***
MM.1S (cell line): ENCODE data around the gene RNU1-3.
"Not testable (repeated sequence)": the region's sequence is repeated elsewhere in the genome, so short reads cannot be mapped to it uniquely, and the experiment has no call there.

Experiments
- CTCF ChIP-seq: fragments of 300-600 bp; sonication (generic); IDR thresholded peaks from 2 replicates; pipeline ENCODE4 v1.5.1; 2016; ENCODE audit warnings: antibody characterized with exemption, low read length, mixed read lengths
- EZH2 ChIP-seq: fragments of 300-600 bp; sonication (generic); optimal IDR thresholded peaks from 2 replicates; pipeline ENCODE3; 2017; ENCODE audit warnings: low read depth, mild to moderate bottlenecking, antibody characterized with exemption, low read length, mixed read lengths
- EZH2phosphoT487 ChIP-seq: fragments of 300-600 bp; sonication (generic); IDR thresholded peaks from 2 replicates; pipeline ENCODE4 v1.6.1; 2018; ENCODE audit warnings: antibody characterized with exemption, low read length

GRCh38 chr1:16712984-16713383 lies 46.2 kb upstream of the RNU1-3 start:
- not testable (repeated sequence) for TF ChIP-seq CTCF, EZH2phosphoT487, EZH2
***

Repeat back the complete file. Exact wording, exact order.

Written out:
MM.1S (cell line): ENCODE data around the gene RNU1-3.
"Not testable (repeated sequence)": the region's sequence is repeated elsewhere in the genome, so short reads cannot be mapped to it uniquely, and the experiment has no call there.

Experiments
- CTCF ChIP-seq: fragments of 300-600 bp; sonication (generic); IDR thresholded peaks from 2 replicates; pipeline ENCODE4 v1.5.1; 2016; ENCODE audit warnings: antibody characterized with exemption, low read length, mixed read lengths
- EZH2 ChIP-seq: fragments of 300-600 bp; sonication (generic); optimal IDR thresholded peaks from 2 replicates; pipeline ENCODE3; 2017; ENCODE audit warnings: low read depth, mild to moderate bottlenecking, antibody characterized with exemption, low read length, mixed read lengths
- EZH2phosphoT487 ChIP-seq: fragments of 300-600 bp; sonication (generic); IDR thresholded peaks from 2 replicates; pipeline ENCODE4 v1.6.1; 2018; ENCODE audit warnings: antibody characterized with exemption, low read length

GRCh38 chr1:16712984-16713383 lies 46.2 kb upstream of the RNU1-3 start:
- not testable (repeated sequence) for TF ChIP-seq CTCF, EZH2phosphoT487, EZH2